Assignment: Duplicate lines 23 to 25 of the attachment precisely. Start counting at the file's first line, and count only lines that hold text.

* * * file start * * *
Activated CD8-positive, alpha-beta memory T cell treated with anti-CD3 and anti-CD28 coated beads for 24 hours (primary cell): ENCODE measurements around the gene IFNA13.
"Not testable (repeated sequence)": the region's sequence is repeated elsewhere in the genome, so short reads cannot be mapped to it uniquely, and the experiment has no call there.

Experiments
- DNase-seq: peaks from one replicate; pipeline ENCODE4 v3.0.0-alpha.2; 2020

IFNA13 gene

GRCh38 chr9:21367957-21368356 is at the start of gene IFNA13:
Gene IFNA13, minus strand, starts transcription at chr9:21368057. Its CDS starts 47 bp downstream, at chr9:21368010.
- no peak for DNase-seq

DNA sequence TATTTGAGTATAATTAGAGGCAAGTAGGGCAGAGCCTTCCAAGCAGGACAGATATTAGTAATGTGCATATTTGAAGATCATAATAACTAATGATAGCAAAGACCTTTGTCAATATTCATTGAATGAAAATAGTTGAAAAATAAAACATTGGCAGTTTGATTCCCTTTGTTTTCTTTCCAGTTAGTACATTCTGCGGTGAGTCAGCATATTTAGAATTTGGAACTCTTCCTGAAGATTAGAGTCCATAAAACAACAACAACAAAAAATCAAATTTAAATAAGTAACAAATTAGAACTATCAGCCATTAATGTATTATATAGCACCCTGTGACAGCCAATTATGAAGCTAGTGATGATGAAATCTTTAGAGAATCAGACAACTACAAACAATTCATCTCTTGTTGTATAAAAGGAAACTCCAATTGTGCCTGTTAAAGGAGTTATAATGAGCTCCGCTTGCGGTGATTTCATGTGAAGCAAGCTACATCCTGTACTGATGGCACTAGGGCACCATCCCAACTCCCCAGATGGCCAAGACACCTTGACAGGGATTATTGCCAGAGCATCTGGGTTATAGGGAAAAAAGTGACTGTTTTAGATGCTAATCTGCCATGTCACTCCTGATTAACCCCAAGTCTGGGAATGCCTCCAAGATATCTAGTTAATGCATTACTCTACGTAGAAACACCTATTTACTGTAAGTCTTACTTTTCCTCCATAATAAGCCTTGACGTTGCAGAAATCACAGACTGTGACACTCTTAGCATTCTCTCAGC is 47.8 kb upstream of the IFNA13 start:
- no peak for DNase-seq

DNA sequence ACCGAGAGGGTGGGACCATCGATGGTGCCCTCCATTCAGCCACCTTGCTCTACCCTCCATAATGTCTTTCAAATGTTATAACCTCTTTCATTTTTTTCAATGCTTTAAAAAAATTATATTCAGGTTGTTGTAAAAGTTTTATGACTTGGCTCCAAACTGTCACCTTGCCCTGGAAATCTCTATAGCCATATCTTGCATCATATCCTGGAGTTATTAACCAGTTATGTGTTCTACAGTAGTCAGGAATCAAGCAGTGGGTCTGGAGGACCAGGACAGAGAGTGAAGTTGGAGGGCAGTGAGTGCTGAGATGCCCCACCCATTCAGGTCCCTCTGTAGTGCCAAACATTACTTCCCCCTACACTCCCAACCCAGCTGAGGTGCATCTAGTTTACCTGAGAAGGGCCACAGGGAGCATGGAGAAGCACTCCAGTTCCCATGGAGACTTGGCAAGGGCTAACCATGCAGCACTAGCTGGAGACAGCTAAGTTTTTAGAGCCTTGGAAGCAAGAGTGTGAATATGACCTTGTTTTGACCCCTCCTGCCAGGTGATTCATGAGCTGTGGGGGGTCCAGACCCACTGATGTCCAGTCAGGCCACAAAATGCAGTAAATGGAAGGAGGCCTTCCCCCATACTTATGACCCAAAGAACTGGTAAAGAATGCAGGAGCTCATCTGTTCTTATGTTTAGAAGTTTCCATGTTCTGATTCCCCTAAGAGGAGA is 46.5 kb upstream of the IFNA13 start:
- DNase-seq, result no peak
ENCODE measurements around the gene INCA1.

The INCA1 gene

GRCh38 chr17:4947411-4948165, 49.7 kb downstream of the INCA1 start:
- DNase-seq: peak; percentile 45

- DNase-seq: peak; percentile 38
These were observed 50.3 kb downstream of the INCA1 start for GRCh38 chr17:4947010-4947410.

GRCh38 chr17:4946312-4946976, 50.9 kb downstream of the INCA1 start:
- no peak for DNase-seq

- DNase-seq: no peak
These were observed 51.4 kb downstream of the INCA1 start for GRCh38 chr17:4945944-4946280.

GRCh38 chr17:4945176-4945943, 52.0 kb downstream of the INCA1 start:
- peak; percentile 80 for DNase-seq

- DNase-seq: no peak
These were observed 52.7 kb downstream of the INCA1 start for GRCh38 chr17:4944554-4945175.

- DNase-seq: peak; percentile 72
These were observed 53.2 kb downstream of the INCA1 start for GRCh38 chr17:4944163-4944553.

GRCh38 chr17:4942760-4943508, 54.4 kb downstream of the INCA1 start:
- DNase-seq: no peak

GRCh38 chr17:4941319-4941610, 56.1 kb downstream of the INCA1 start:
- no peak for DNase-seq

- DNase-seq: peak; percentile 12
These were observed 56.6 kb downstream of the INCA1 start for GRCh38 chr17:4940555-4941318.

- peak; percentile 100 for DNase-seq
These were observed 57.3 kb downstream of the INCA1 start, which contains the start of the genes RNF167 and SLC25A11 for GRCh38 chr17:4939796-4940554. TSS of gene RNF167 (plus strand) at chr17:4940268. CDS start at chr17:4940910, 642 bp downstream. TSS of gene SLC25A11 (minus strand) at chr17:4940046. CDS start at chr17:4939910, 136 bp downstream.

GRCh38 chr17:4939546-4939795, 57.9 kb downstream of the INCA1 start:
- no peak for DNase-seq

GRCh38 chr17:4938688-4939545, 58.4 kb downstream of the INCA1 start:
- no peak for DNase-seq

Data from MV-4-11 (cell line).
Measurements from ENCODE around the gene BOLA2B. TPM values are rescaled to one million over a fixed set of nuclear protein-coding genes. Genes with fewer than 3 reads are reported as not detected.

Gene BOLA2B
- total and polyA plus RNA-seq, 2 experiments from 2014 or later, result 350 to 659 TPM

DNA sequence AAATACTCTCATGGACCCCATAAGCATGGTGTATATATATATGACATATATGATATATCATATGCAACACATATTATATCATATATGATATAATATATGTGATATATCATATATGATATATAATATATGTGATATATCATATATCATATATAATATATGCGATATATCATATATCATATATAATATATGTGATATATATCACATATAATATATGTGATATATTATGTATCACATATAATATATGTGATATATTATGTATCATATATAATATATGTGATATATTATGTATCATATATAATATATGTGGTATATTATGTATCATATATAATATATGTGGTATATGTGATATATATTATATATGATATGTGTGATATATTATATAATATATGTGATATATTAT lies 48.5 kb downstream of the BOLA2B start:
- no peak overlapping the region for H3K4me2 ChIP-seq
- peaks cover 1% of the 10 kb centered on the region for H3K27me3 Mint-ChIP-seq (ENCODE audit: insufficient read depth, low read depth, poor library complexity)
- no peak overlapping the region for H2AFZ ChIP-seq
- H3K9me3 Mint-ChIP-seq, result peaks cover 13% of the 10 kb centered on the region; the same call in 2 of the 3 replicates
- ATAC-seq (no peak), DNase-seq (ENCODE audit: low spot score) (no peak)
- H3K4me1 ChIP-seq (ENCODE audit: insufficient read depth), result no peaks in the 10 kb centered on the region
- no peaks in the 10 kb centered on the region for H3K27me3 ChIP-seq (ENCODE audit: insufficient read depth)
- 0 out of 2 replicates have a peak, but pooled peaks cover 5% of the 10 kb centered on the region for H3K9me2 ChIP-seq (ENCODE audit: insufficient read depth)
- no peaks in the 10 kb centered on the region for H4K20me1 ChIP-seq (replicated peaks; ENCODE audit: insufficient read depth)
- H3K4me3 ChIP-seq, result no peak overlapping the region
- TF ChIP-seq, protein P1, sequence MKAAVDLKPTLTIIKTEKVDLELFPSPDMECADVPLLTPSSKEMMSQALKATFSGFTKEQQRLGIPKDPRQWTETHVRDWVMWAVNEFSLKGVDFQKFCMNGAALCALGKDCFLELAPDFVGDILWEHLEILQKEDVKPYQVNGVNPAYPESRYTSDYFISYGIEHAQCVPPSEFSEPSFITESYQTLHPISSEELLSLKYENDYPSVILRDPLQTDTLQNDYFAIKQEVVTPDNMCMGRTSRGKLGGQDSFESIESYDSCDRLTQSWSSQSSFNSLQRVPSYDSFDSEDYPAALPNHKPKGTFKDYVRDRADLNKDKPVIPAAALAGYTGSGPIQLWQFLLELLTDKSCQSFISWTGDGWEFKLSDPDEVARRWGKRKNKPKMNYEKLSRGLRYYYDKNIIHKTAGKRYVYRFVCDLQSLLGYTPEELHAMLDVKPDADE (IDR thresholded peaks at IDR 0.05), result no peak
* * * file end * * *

GRCh38 chr17:4945176-4945943, 52.0 kb downstream of the INCA1 start:
- peak; percentile 80 for DNase-seq

- DNase-seq: no peak